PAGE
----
Our society is obsessed with weight, if you haven’t noticed. More than two thirds of US adults are overweight or obese, there are more diet books published than we can count, and, of course, we have the privilege of watching shows like The Biggest Loser to help keep us in line. And according to government statistics, more than 85% of people with Type 2 diabetes are overweight. So it stands to reason that much of the focus of managing Type 2 diabetes is based on reaching and staying at a healthy weight.
It’s important to note that thin people can get diabetes too, and not just Type 1 diabetes. In a 2008 study published in the journal Diabetes Care, adults age 60 to 79 years old with a body-mass index (BMI) of less than 18.5 (which is considered to be underweight) were 30% more likely to get Type 2 diabetes than adults with a “normal” BMI of 18.5 to 24.9. In a society where being thin equates with beauty, youth, intelligence, and success, there is often little sympathy or patience for people who are too thin and who desperately want to gain weight.
If you’ve struggled with losing weight and keeping it off, you know all too well how challenging that can be. People who want to gain weight often face the same kind of battle. And to have diabetes on top of that can make it doubly difficult.
First things first: identify the cause
If you have diabetes, are underweight, and would like to gain weight, it’s helpful to first have a talk with your doctor. Make sure there are no health or medical reasons for you being underweight (especially if you’ve recently lost weight without trying) such as having an overactive thyroid, a digestive disorder (such as Crohn disease), or cancer, for example. A physical exam, blood work, and other tests may be needed to rule out certain conditions. Also, don’t overlook your mental health: Being stressed, anxious, or depressed can turn off your appetite like a light switch.
Next, focus on your diabetes: uncontrolled diabetes, evidenced by constant high blood glucose levels and a high A1C level, can cause you to shed pounds and make it virtually impossible to gain weight. Why? Glucose levels that remain high for a while signal insufficient amounts of insulin, whether injected or made by your pancreas. When there isn’t enough insulin around, glucose stays in your blood and can’t get to your cells to be used for energy. The body needs fuel from somewhere, so in the absence of glucose, it starts to burn fat and muscle (burning fat can be good, burning muscle not so much).
So, if you’ve lost weight and/or are unable to gain weight AND your blood glucose levels have been running high, your first goal is to focus on getting your diabetes under better control. Doing so may mean starting on medicine (including, possibly, insulin), adding a different type of medicine to your regimen, and/or increasing the dose of a diabetes medicine that you’re already taking. And, of course, meal planning and physical activity work with your diabetes medicine to help you manage your diabetes, as well. In many cases, you may regain the lost weight once your blood glucose levels are reigned in.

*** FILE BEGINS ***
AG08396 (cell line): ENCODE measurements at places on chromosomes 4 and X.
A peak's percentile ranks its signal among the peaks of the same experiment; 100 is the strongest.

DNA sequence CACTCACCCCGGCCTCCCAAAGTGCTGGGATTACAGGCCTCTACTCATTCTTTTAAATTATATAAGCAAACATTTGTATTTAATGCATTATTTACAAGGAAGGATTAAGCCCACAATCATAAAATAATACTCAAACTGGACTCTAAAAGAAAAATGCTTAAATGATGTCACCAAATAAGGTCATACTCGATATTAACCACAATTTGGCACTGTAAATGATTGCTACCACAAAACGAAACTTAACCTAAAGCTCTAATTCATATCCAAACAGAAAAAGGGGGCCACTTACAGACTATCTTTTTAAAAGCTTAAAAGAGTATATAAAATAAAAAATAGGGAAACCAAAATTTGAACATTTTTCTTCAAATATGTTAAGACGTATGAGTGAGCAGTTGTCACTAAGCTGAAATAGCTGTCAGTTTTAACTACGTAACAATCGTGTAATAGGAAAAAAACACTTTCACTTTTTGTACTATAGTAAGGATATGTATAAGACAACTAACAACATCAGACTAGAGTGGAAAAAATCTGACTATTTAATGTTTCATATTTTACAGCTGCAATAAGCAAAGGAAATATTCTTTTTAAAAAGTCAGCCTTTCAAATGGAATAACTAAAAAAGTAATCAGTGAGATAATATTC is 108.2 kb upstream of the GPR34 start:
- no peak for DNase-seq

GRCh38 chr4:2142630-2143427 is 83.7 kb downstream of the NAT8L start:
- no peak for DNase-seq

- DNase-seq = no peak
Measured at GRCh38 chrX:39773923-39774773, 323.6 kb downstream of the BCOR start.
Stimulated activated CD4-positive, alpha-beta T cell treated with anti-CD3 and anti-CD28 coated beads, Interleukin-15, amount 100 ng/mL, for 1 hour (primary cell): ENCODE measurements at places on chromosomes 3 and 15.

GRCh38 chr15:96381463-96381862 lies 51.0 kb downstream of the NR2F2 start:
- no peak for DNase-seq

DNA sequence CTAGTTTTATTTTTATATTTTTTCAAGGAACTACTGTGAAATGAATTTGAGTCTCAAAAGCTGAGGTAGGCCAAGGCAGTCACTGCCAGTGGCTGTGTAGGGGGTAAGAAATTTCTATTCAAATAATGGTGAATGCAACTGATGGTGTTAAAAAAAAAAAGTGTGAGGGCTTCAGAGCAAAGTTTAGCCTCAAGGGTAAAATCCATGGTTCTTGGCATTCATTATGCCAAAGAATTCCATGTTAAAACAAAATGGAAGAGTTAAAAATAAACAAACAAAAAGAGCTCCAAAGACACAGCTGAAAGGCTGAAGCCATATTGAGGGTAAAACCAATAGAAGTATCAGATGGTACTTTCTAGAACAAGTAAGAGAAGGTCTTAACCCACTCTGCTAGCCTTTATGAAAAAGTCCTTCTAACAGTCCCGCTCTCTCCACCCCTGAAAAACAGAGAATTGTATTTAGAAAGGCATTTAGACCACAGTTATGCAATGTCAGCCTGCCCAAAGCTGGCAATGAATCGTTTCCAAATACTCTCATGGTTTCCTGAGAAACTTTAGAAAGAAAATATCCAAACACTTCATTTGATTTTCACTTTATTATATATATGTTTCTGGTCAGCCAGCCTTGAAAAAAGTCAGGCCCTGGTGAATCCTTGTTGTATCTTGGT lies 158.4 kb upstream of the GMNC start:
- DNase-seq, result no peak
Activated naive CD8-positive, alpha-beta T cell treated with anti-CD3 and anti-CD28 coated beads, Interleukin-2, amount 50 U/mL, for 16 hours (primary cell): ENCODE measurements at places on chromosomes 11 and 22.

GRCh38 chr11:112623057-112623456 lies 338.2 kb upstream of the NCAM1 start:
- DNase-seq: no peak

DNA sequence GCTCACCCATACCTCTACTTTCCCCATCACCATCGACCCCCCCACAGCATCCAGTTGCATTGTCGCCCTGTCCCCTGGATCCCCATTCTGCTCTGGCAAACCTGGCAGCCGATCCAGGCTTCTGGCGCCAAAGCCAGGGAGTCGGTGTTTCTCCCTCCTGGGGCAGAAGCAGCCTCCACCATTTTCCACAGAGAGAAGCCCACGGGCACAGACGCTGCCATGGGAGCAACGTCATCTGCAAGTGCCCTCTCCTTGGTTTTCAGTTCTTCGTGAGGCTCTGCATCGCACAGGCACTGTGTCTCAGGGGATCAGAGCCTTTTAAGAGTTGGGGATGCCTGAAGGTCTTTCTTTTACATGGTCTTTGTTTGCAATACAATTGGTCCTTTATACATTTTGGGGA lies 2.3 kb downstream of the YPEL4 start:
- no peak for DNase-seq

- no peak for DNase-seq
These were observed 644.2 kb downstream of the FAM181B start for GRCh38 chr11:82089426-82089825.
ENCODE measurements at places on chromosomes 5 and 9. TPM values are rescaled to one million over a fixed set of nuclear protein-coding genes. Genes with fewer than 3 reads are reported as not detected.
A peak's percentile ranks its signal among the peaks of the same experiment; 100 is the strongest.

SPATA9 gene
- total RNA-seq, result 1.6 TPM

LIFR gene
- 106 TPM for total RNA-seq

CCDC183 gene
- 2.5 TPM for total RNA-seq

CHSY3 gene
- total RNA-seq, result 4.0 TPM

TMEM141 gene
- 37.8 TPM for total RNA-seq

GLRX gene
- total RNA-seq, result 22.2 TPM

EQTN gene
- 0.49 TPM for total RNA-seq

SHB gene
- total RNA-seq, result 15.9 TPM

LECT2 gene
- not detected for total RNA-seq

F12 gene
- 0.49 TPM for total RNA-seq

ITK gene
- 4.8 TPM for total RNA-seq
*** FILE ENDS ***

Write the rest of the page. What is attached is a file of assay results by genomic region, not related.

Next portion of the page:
Another possible cause of weight loss may be some of the medicines that you take. While the effect of medicine on weight is often very individualized, certain medicines could possibly affect your weight including the following:
• Sedatives (diazepam [brand name Valium and others])
• Antidepressants (bupropion [Wellbutrin and others], fluoxetine [Prozac and others], amitriptyline [Elavil and others])
• Antianxiety meds (benzodiazepines, buspirone [Buspar])
Diabetes medicines aren’t off the hook as far as weight loss goes, either. One example is metformin, a drug commonly used to help manage Type 2 diabetes. Metformin works by lowering the amount of glucose produced by the liver, decreasing absorption of glucose in the intestines, and increasing the body’s sensitivity to insulin. Some people who start taking metformin end up losing weight, likely due to several reasons: Metformin can blunt the appetite, and initially, may cause nausea, vomiting, and/or diarrhea (symptoms not exactly conducive to eating).
GLP-1 receptor agonists, such as exenatide (Byetta), liraglutide (Victoza), and exenatide extended-release (Bydureon) are non-insulin injectable medicines that work in several ways to help lower blood glucose: They slow the release of glucose from the liver, they slow the emptying of the stomach after eating, and they help you eat less by making you feel more full. As a result, many people who start on these medicines lose weight — obviously beneficial for someone trying to lose weight, but perhaps not so much for someone who needs to gain or at least maintain their weight.
If you have questions about side effects of any of the medicines that you take, ask your pharmacist or your health-care provider.
Next week: steps to take to help you gain weight